Fury as the BBC refuses to call ISIS killers terrorists: MPs demand Corporation stop referring to them as militants because it sound like they’re ‘placard-waving strikers’
- The broadcaster has an effective on-air ban on the word terrorist
- The Corporation argues that its impartiality could be thrown into doubt
- It says the term risks ‘implying judgment where there is no clear consensus about the legitimacy of militant political groups’
- But MPs across the political divide have attacked the BBC’s policy
The BBC should stop referring to Islamic State killers as militants, and call them the terrorists they are, say MPs.
The broadcaster has an effective ban on the word terrorist, arguing that its impartiality could be thrown into doubt.
It says the term risks ‘implying judgment where there is no clear consensus about the legitimacy of militant political groups’.
The restriction means that millions of radio listeners and TV viewers routinely hear Islamic State maniacs described as militants on the airwaves.
But MPs across the political divide have attacked the policy, saying it was time to use plain English when describing cold-blooded killers.
Although the BBC does not ban the word ‘terrorist’ outright, the corporation is explicit that journalists should modify their language. Where they slip up, the BBC’s Editorial Policy Unit sends journalists an email reminding them of its standards.
As a result, BBC presenters and writers routinely use the words ‘militant’ or ‘jihadists’ as substitutes, unless they are quoting someone directly.
Alternatively, they avoid using adjectives altogether and simply refer to Islamic State as a ‘group’.
In a 1,700-word article published on the BBC’s website earlier this week, and entitled What is Islamic state? the words ‘terrorism’ or ‘terrorist’ do not appear once.
The closest the article gets are two references to America’s National Counterterrorism Center.
But Conservative MP Andrew Bridgen said: ‘“Militants” has the ring of placard waving strikers. The BBC can’t use the T word because they don’t want to be judgmental, but these are people who are willing to travel half way around the world to commit murder in cold blood.’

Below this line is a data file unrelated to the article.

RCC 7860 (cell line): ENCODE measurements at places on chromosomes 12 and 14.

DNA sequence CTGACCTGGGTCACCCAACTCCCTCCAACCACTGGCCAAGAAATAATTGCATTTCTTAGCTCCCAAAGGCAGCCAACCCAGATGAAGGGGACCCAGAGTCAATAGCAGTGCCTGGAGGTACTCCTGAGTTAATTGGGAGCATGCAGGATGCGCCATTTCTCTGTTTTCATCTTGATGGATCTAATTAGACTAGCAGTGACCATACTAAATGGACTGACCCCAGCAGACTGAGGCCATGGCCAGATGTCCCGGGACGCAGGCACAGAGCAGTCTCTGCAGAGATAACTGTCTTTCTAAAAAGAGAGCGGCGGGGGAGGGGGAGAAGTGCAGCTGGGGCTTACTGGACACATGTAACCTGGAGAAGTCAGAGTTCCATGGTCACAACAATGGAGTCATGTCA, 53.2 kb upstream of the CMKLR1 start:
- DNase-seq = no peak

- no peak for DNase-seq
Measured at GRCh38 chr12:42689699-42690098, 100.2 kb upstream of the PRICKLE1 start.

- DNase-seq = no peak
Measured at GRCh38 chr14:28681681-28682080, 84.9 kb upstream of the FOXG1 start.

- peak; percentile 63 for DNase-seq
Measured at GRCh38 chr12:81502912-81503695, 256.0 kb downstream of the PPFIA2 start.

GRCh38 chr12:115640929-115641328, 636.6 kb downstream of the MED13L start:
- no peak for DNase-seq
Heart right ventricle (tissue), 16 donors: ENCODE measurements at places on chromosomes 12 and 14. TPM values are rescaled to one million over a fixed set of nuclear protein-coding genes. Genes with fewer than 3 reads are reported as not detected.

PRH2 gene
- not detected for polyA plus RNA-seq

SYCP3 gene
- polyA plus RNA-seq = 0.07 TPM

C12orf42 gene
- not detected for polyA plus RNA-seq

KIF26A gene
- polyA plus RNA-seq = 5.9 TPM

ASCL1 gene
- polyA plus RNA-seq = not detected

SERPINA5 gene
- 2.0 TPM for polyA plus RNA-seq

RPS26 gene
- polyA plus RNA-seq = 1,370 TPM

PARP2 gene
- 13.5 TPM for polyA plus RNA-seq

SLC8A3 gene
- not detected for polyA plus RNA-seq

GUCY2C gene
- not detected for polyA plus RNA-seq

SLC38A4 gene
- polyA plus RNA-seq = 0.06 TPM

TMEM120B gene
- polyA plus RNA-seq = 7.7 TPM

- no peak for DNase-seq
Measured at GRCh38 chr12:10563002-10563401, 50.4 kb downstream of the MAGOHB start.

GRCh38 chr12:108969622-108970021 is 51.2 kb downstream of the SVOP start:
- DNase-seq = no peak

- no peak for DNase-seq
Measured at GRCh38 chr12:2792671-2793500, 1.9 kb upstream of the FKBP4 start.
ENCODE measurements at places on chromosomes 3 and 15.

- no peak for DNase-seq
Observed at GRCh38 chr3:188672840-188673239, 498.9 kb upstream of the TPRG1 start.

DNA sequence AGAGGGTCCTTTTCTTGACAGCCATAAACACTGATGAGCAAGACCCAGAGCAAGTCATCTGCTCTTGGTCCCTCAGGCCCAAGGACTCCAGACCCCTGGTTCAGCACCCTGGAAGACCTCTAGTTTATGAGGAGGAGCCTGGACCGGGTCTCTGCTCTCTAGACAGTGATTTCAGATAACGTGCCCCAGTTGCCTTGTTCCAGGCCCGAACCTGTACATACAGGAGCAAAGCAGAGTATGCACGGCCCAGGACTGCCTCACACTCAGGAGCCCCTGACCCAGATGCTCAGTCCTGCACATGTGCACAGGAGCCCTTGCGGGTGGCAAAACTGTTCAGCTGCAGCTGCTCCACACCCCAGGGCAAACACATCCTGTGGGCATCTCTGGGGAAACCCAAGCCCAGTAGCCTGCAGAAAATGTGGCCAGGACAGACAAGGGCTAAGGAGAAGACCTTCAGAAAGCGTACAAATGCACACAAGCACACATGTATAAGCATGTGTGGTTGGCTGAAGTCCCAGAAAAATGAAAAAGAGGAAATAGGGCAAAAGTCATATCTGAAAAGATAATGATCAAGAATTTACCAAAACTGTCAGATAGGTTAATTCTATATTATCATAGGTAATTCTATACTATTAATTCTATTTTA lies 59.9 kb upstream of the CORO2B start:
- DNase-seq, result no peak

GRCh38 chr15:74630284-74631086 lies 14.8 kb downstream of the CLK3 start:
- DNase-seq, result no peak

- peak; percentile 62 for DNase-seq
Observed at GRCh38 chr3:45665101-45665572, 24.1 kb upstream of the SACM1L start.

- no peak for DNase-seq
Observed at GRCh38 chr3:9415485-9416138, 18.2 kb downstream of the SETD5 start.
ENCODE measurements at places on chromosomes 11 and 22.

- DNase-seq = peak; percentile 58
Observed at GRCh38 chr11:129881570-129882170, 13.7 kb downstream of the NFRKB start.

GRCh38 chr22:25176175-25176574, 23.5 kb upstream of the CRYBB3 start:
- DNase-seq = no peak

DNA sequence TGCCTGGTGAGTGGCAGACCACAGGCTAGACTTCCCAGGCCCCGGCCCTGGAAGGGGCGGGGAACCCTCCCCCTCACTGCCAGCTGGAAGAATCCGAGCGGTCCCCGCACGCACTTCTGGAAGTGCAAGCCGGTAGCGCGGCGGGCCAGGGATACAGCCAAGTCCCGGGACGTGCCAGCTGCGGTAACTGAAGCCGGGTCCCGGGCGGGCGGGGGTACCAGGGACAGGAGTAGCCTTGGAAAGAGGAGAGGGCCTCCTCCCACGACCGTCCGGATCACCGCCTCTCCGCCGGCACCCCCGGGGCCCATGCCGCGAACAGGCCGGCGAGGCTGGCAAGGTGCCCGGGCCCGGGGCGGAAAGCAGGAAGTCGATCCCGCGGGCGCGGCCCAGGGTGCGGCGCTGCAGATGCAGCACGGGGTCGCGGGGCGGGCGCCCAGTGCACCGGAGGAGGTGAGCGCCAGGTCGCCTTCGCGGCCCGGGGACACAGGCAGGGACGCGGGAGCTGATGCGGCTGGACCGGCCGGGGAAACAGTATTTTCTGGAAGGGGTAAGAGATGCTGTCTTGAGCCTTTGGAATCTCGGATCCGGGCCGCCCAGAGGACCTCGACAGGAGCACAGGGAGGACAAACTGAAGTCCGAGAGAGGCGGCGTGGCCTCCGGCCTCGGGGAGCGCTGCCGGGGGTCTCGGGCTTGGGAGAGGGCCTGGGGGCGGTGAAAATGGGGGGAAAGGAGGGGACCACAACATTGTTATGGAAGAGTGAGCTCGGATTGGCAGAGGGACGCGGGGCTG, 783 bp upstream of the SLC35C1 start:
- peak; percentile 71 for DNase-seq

Labour MP John Mann said: ‘They should be called terrorists. That’s what they are.
‘There is no ambiguity. There is no doubt. They’re terrorists.’
Conservative Philip Davies added: ‘God help us all if the BBC, as a public service broadcaster, can’t describe things as they are. Are they not wanting to offend the IS terrorists? It is absolutely extraordinary.’
Their views are shared by BBC journalists who have privately expressed frustration that they were not able to describe the perpetrators of the recent Paris attacks accurately.
An insider said: ‘It’s inappropriate. Of course we should be allowed to call them terrorists. We just appear out of step with the public.’
However, the BBC argues that the word terrorist is too loaded with ‘value judgements’ – something it says it is desperate to avoid.
It tells staff: ‘Terrorism is a difficult and emotive subject with significant political overtones and care is required in the use of language that carries value judgements. We try to avoid the use of the term “terrorist” without attribution…We should use words which specifically describe the perpetrator such as “bomber”, “attacker”, “gunman”, “kidnapper”, “insurgent”, and “militant”.’
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